EXCLUSIVE – Over 130 House Republicans are set to introduce legislation to rein in federal regulations that cost taxpayers trillions of dollars every year and are the "silent killer" of the American dream.
The Regulations from the Executive in Need of Scrutiny Act, or the REINS Act, is a bill that Republicans have pushed for years, and one they will try again to pass now that Republicans control the House.
"When you think about all the challenges that we're facing as a nation, from our national security concerns to hyperinflation the thing that no one talks about is the regulatory environment," Rep. Kat Cammack, R-Fla., told Fox News Digital. "And it truly is the silent killer of not just the American dream, but I mean, it is contributing significantly to this hyperinflation."
Cammack said there are over 1 million "unique regulations" in place from by executive agencies that preside over various industries including farming, fishing, energy and others. Compliance costs and economic impacts cost Americans trillions each year.
"Whether you are a business owner, or heck, even an employee, you have to abide by certain things that sometimes just don't make that much sense," Cammack said.
"And it makes you wonder how did this come to be? Well, the real swamp, the real red tape exists because of these bureaucrats in basements all over Washington, D.C," said Cammack.
"And a lot of these regulations don't seem to make a lot of sense, but they sure are expensive. And that's what this bill aims to do is rein in those swamp creatures, rein in the bureaucrats, cut the red tape, and really rein in this overreaching, overbearing government that has gotten so out of control and then of course, makes us pay for it," she added.
Cammack first introduced the legislation in 2021, but it failed to advance in the chamber. This year's bill, which will be cosponsored by Republican Whip Tom Emmer, R-Minn., and chair of the judiciary committee Jim Jordan, R-Ohio., would broaden the scope of the Congressional Review Act to require every new "major rule" proposed by federal agencies to be approved by Congress before going into effect.
Specifically, the House and Senate would be required to pass a Joint Resolution in order for a major rule to be approved by Congress.
The bill defines a "major rule" as any federal rule or regulation that may result in an annual effect on the economy of $100 million or more; a major increase in costs or prices for consumers, individual industries, government agencies, or geographic regions; or significant adverse effects on competition, employment, investment, productivity, innovation, or the ability of U.S.-based enterprises to compete with foreign-based enterprises.
One example of a federal rule Cammack said is a burden to taxpayers that her regulation would get closer congressional scrutiny is the Waters of the U.S. rule implemented by the Environmental Protection Agency (EPA). The EPA says the rule, which went into effect in December, is in place to foster compliance with the Clean Water Act – which regulates pollution in U.S. waters.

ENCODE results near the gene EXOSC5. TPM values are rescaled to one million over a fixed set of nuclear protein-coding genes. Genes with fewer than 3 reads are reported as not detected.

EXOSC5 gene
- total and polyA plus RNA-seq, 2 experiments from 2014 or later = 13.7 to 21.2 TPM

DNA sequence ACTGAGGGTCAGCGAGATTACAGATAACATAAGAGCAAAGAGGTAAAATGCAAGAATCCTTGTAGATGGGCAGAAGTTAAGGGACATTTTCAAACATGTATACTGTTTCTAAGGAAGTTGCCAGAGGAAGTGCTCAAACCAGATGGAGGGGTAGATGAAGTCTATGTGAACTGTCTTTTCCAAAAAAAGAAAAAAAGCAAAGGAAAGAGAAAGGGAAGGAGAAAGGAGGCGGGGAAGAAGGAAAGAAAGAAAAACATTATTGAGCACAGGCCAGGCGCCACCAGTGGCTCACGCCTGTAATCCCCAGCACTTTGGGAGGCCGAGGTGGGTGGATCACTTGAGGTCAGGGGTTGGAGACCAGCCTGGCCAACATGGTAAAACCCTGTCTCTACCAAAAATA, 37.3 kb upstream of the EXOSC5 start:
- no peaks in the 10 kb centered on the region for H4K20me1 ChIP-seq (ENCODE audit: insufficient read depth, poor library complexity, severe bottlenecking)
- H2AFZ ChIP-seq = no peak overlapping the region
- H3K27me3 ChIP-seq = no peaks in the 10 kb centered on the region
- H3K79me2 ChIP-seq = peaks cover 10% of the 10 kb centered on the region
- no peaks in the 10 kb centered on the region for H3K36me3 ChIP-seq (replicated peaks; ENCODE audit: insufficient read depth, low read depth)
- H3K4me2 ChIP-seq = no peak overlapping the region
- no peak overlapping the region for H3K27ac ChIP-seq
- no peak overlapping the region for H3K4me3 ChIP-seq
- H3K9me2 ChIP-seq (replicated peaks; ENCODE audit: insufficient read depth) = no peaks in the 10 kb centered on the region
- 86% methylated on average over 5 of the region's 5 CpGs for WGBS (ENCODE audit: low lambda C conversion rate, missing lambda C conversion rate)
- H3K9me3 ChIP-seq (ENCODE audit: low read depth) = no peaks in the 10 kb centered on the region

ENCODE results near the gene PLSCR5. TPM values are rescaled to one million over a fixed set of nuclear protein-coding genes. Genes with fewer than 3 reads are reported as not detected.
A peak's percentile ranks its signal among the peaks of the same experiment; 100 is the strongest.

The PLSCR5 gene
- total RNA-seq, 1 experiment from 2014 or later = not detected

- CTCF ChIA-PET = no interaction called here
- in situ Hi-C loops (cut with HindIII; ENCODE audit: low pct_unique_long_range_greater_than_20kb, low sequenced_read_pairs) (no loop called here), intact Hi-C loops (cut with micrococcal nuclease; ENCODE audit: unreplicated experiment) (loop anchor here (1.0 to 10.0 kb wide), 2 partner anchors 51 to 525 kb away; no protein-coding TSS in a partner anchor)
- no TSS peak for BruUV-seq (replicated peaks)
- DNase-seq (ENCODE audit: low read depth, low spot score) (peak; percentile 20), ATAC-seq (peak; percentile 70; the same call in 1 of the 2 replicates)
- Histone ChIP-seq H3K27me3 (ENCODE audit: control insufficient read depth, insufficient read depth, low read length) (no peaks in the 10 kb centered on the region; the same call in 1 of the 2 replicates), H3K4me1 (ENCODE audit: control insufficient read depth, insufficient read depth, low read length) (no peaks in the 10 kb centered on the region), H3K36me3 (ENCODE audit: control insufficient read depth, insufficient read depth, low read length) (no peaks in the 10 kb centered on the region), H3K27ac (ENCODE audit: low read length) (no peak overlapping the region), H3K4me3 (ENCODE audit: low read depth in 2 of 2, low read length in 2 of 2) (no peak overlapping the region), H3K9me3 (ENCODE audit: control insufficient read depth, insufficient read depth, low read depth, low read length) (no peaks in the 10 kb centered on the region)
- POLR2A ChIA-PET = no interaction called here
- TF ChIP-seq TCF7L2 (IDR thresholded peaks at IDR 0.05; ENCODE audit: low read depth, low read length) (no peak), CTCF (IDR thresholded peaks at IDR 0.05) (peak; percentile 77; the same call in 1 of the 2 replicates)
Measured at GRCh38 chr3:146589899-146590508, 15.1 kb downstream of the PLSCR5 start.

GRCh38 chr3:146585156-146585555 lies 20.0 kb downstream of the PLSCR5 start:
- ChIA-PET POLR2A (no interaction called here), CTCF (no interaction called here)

However, Cammack says the rule is a burdensome overreach, since it says that any area that is "seasonably wet" is a subject to federal jurisdiction.
"Well, heck, I'm from Florida, the entire state is seasonably wet. My yard is seasonably wet. We get 60 inches of rain a year. So, you know by that definition, my front yard would be subject to federal jurisdiction and navigable waters which means that if I wanted to build something, like a treehouse… a play yard for my niece and nephew, I would have to get permission from the Army Corps of Engineers. That's absurd," she said.
The Foundation for Government Accountability (FGA), a non-profit think tank and proponent of the bill, claims in his first year in office, President Biden finalized regulations adding more than $200 billion in new regulatory costs — more than quadruple the costs added during former President Obama’s first year. Cumulative regulatory costs have continued to climb since 2009, ballooning to $1.1 trillion under the Biden administration, according to FGA.
Since 2009, various iterations of the REINS Act have been discussed in Congress and even cleared some committees, but the REINS Act has yet to become law.
Cammack is hopeful that her bill will receive bipartisan support and even win over some Democrats in the Senate. "I think that this is such a big issue that impacts people regardless of whether you're Republican or Democrat, no matter what industry you're in, you're being impacted by these regulations," Cammack said.
"I wouldn't be surprised one bit to get some Democrat support on this because they recognize that the regulatory environment is an equal opportunity offender," she added. "It doesn't matter what box you check… at some point, you are going to get caught up in this regulatory regime that you're going to end up paying for in multiple different ways."